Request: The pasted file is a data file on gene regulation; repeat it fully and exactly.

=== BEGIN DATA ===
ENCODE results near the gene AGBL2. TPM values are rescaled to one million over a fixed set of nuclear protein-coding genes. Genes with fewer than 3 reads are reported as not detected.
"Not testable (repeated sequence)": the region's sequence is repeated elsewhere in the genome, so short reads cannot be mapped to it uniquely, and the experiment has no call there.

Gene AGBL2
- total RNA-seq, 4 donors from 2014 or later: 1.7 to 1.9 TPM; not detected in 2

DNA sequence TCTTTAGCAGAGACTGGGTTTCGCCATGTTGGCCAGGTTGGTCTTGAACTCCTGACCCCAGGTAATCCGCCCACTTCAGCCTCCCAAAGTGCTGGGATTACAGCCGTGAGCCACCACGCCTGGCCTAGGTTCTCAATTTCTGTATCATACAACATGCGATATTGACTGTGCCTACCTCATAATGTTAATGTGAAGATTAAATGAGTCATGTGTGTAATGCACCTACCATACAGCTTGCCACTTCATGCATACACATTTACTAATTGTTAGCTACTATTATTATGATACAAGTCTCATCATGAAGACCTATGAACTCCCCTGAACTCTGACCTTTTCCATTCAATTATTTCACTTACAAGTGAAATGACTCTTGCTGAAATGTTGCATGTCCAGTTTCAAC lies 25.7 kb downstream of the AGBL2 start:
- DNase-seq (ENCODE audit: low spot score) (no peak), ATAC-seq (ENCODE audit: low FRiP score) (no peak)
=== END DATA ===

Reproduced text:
ENCODE results near the gene AGBL2. TPM values are rescaled to one million over a fixed set of nuclear protein-coding genes. Genes with fewer than 3 reads are reported as not detected.
"Not testable (repeated sequence)": the region's sequence is repeated elsewhere in the genome, so short reads cannot be mapped to it uniquely, and the experiment has no call there.

Gene AGBL2
- total RNA-seq, 4 donors from 2014 or later: 1.7 to 1.9 TPM; not detected in 2

DNA sequence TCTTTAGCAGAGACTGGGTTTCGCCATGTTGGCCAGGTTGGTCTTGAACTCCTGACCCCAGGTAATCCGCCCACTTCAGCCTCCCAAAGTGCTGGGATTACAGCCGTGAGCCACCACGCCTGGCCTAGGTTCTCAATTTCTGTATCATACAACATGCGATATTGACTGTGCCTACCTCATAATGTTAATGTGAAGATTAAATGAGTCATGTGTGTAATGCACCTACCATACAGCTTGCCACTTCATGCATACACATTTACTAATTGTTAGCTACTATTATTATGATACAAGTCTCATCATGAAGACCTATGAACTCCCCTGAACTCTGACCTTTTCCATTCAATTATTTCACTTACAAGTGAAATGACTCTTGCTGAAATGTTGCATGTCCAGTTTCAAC lies 25.7 kb downstream of the AGBL2 start:
- DNase-seq (ENCODE audit: low spot score) (no peak), ATAC-seq (ENCODE audit: low FRiP score) (no peak)